Rainbow Studios certainly knows off-road racing. Over the years, it’s worked on a number of properties, including the MX games and ATV Offroad Fury for a little while there. But then it hit its stride with THQ’s MX Vs. ATV games, which, for several releases, ruled the track.
However, the company kind of strode off a little bit in quality, with All Out feeling like somewhat of a low point, even with the open-world structure. With the announcement of MX Vs. ATV Legends, however, we were hoping for a little bit of a comeback.
The good news is that this game certainly fares better than the titles that came before it. However, it doesn’t quite rule the road like it used to. Still, some progress beats none at all.
The Bulk of the Career
The most of your time will be spent in Career Mode, racing across a number of races using ATV’s, bikes and UTV’s. Not everything is accessible right away, but you’ll get there as you complete objectives, learn the mastery of riding your vehicle, and crush the competition in several events.
As before, Legends has a feel to it akin to the MX Vs. ATV franchise. That includes timing jumps with a little bit of “oomph” to get that extra air, as well as nailing landings to avoid losing momentum. It’s sim-like, but not really, as it continues to feel like an arcade-y title.
Fortunately, most of the vehicles handle pretty well, though the UTV’s do take some getting used to based on their build. That’s not to say they’re bad, but Rainbow Studios could’ve used a little more balancing here. As it stands, however, what you can race with in terms of vehicles feels good for the most part.
That said, it’s best to find human competition when you can. The AI isn’t terrible, but its behavior can be all over the place, starting out as a bit too low-level and then all of a sudden conquering the race. It’s like they suddenly grew brains mid-race and decide to show it out of nowhere. It can throw you for a loop.
An Alright Looking Game, But Not Quite Next-Gen
One thing that holds MX Vs. ATV Legends back from other titles is its visual performance. That’s not to say the game’s at a low point – that would be the super muddy All Out over on Nintendo Switch, yeesh – but it could’ve used a little more polish. The vehicles look great, and some of the tracks have a nice flair to them. However, some issues, like frame rate jumps and slight glitches here and there, take some getting used to. Otherwise, it looks about typical for the MX Vs. ATV series, hardly an evolution but, again, not entirely broken.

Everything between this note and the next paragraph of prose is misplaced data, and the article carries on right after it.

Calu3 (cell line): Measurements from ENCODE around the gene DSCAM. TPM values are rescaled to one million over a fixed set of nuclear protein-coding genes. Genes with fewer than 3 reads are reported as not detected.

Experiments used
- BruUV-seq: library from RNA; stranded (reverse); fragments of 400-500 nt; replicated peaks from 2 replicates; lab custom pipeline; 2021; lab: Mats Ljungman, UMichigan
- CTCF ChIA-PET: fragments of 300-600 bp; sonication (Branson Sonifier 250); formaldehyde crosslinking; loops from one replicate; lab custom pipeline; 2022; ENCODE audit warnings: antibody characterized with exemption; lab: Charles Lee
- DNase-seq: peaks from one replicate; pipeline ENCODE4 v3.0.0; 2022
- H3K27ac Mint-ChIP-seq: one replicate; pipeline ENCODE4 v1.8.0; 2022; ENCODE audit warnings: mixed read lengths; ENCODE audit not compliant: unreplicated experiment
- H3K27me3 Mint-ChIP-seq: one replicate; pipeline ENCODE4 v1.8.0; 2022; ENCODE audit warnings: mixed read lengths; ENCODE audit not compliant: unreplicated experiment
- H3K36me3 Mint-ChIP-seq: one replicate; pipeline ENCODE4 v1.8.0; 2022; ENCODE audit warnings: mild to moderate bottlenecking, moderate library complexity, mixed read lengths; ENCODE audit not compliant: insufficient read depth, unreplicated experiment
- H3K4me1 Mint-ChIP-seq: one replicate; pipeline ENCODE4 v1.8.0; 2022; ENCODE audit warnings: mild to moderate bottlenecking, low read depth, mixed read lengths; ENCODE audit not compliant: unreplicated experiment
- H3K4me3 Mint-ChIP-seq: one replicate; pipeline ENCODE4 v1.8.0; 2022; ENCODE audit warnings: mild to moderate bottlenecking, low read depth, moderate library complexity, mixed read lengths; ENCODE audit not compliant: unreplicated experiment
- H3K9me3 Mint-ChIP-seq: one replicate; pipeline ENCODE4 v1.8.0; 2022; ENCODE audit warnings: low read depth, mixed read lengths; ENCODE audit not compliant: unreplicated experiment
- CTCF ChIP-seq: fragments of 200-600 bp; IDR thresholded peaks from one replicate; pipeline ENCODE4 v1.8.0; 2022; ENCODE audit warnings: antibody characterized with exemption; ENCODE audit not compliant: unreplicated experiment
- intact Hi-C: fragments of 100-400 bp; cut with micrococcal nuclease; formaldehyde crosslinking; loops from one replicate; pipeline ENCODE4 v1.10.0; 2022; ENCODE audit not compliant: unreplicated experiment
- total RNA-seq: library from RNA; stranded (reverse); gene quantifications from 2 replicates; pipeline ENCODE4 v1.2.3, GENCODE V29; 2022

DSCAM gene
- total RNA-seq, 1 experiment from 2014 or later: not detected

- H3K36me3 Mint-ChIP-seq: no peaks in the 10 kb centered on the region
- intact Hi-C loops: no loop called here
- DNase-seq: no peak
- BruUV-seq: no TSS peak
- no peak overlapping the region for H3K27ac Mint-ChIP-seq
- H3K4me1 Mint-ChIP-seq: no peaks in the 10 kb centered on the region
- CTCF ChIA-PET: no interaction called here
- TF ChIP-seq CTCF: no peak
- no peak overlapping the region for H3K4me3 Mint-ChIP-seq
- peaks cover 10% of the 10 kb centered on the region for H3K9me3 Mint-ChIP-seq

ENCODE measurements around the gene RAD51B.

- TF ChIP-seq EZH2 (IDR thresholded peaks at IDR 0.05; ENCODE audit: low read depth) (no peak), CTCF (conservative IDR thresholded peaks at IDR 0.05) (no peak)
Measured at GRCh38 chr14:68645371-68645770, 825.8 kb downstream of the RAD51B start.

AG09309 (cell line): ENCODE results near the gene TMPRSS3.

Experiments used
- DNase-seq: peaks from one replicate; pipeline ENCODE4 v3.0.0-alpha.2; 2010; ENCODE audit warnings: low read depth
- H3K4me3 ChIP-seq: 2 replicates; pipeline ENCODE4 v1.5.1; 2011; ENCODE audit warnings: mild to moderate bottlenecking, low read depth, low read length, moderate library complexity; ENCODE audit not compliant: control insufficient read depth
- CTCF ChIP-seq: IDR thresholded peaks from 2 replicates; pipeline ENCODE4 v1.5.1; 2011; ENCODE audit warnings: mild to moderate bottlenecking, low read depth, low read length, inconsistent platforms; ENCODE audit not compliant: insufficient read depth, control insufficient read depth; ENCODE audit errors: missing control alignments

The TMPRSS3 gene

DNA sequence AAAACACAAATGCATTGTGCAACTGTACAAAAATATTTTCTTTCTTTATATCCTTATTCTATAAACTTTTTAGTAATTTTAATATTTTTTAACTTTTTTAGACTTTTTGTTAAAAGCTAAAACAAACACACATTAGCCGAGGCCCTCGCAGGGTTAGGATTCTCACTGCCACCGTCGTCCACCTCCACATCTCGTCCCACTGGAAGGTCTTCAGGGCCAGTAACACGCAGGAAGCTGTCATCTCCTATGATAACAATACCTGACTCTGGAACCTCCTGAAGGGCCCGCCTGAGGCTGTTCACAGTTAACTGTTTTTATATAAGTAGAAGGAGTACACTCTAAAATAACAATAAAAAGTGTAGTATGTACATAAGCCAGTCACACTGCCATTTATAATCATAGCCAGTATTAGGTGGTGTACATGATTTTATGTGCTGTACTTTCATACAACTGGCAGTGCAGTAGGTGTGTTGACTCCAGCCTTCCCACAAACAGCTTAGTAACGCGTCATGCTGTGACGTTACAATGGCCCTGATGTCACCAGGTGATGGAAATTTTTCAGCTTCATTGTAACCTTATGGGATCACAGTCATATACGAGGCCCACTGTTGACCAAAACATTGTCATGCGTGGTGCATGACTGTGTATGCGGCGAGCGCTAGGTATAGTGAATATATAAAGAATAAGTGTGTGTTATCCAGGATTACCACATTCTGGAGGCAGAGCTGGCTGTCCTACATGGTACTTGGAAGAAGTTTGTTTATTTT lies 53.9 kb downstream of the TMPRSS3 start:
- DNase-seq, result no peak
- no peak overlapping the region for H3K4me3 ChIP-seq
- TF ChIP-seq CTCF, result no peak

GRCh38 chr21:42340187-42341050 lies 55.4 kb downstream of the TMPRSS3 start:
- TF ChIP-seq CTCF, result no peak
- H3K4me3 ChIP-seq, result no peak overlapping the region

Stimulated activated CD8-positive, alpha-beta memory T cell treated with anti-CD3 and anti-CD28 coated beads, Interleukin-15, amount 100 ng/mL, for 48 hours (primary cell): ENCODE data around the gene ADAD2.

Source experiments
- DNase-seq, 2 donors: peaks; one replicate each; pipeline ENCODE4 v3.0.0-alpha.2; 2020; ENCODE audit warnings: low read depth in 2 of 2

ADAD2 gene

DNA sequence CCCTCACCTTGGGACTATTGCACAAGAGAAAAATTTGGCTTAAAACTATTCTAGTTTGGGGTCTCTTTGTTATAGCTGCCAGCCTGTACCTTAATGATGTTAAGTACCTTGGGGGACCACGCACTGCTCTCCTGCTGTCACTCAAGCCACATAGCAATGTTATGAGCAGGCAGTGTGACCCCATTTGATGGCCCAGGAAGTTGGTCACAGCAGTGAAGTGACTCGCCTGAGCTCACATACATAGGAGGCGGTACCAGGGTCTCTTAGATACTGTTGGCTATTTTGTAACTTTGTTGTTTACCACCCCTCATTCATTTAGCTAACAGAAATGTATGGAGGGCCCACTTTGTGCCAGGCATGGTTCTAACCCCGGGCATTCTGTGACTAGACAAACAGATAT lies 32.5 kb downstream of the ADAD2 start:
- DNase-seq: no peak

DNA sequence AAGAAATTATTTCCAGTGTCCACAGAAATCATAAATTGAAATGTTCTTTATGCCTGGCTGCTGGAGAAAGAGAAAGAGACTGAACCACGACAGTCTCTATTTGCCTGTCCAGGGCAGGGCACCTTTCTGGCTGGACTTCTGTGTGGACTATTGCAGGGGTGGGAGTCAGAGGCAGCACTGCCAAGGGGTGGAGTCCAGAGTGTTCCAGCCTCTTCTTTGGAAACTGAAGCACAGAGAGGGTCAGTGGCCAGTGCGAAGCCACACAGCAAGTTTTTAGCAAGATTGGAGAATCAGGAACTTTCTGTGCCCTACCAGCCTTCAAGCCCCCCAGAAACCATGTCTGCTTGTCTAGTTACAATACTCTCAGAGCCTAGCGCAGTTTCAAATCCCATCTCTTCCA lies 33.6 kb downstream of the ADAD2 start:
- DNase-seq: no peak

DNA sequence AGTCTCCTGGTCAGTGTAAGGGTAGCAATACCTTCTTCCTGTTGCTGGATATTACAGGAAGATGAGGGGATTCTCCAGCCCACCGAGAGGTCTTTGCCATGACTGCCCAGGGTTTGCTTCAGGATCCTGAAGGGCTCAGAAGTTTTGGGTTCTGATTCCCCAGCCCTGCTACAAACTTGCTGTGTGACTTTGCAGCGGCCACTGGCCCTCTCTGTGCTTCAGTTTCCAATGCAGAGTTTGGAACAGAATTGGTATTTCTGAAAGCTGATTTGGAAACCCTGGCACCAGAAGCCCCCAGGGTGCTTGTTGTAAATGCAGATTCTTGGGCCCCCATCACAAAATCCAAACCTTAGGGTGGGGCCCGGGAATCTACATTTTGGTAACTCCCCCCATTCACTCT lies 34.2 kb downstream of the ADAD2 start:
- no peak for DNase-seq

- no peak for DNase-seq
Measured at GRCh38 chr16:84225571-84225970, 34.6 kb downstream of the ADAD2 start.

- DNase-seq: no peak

As for the sound, it’s pretty good. The tunes are typical selections for off-road racing, but they’re not bad; and the sound effects differ nicely depending on which vehicle you’re racing with. A little more personality would’ve gone a long way, but this one’s not bad when it comes to audio performance.
Worth a Ride If You’re a Fan
How much mileage you get out of MX Vs. ATV Legends really depends on how much of a fan of the series you are. It’s set up pretty well, thanks to its open-world structure, its fun racing mechanics, and its mostly decent performance. But it also has hitches, notably with AI, that weird UTV feel and some visual hiccups. This is especially true on PS5, which somehow looks worse than Xbox Series S/X for some reason. Weird.
That said, if you love the series or just need an off-road pick-me-up, this isn’t a terrible game to kick up the mud with. Just be ready when you realize it’s not a racing revolution. Maybe next time?
The Bottom Line
MX Vs. ATV Legends rebounds from the previous downhill titles in the series, but can’t quite get that extra oomph to conquer the competition. Still, fans should be pleased.
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